But we haven’t yet put it all together to produce the empowered collective wisdom we need.
I promote the various forms of citizen deliberative council not so much because of what they already are and can do – which is remarkable – but because of what they COULD be and do if we looked at them as nascent sources of real wisdom from ordinary people. If we seriously undertook that developmental challenge, we would take a close look at what we meant by “wisdom” and then we’d ask ourselves under what conditions ordinary people could ACTUALLY produce such wisdom to guide our collective affairs.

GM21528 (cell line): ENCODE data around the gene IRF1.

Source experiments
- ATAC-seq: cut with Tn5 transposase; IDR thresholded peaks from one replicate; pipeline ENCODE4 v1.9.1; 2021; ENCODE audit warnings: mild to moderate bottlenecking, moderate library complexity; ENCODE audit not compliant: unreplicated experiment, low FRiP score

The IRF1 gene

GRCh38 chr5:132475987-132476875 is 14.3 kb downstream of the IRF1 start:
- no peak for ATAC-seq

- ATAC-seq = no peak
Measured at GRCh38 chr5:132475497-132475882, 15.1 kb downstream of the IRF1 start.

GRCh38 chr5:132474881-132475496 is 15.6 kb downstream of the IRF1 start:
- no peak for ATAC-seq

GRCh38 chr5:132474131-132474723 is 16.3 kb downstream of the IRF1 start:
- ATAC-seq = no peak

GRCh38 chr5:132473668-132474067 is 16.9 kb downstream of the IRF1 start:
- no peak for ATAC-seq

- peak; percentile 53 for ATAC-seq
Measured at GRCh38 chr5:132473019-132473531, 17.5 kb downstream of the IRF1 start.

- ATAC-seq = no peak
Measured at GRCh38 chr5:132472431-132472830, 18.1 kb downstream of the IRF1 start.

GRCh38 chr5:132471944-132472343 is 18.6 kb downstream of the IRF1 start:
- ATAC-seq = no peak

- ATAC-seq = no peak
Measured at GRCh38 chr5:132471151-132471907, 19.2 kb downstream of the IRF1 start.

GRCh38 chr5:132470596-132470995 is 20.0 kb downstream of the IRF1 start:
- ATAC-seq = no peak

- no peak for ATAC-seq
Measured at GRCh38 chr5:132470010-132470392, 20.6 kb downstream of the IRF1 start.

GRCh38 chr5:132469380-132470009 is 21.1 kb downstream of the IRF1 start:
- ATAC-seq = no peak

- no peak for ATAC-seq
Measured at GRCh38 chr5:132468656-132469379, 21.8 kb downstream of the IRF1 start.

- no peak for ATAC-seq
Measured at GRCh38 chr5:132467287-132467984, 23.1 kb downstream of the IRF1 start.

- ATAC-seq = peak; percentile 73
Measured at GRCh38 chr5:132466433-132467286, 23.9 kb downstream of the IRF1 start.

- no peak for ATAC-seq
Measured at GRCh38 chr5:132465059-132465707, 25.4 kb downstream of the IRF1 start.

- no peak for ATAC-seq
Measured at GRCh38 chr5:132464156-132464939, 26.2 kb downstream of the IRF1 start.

We would probably think of ways to help those ordinary citizens to see “the big picture” that includes deeper views of the past (the causes and dynamics behind what we face today) and the future (the possibilities, probabilities and impacts on future generations of what’s happening today and how we might address it). These are the very factors highlighted by the author of “The Really Big One”. We would research ways to help ordinary people look at their (our!!) situation systemically (tracking interconnections and feedback dynamics) and holistically (investigating how it all adds up and how we can respond, given what’s actually going on and who we actually are). We would learn how to help them overcome common human limitations on our thinking and feeling – from our outdated cognitive capacities (as described so vividly in the book NEW WORLD NEW MIND) and our tendency to engage in psychological cognitive distortions such as denial, projection, and confirmation bias to the ways we’re subjected to falsehoods, distortions, and omissions generated by special interest groups, corporations, politicians, and the media.